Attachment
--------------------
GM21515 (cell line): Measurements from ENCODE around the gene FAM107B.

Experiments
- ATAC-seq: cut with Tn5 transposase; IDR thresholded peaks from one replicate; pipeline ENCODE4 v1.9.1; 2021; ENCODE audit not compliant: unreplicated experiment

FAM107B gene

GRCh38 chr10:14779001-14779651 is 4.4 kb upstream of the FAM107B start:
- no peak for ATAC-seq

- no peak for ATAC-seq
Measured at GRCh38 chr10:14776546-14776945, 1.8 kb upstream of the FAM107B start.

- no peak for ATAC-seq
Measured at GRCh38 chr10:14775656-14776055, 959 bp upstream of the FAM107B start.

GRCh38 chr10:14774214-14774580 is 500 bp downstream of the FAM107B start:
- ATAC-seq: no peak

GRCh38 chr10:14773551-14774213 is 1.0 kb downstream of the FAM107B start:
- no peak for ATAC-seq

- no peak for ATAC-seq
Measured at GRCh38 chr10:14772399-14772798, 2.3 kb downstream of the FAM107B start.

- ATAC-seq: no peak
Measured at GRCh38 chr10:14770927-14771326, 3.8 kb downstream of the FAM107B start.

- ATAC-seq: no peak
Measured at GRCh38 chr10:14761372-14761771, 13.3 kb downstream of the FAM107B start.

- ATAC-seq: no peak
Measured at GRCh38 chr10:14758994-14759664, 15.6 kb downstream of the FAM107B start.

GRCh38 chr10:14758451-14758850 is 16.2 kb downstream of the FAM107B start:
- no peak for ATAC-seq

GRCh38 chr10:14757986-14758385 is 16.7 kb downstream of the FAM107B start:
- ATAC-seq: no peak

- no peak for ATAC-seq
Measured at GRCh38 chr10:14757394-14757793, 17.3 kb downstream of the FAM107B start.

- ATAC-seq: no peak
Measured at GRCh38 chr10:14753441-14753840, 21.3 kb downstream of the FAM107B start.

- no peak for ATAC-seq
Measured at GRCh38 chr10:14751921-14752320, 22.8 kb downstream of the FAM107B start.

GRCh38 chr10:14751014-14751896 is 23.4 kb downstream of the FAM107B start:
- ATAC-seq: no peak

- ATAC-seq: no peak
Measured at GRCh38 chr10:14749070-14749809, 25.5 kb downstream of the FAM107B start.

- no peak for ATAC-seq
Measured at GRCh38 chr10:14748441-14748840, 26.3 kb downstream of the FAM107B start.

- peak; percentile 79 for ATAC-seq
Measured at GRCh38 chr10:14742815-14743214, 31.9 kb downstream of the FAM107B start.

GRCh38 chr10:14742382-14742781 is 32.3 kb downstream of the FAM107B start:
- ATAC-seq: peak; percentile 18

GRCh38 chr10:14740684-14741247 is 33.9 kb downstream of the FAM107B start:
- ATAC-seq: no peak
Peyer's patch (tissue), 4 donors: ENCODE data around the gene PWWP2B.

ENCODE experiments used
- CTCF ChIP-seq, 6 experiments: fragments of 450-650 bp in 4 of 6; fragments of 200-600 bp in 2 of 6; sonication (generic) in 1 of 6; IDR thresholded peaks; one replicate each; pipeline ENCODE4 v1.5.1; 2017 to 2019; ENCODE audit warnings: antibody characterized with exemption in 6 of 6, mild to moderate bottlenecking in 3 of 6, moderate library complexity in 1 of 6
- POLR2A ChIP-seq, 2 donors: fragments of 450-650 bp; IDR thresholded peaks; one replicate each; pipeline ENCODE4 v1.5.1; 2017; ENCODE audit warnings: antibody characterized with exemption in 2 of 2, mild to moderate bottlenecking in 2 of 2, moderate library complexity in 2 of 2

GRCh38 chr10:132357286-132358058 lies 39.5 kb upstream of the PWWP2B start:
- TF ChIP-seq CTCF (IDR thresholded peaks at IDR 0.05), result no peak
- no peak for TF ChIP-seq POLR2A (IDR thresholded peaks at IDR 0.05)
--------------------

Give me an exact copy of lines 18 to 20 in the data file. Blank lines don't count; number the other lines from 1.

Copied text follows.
Measured at GRCh38 chr10:14770927-14771326, 3.8 kb downstream of the FAM107B start.

- ATAC-seq: no peak
Measured at GRCh38 chr10:14761372-14761771, 13.3 kb downstream of the FAM107B start.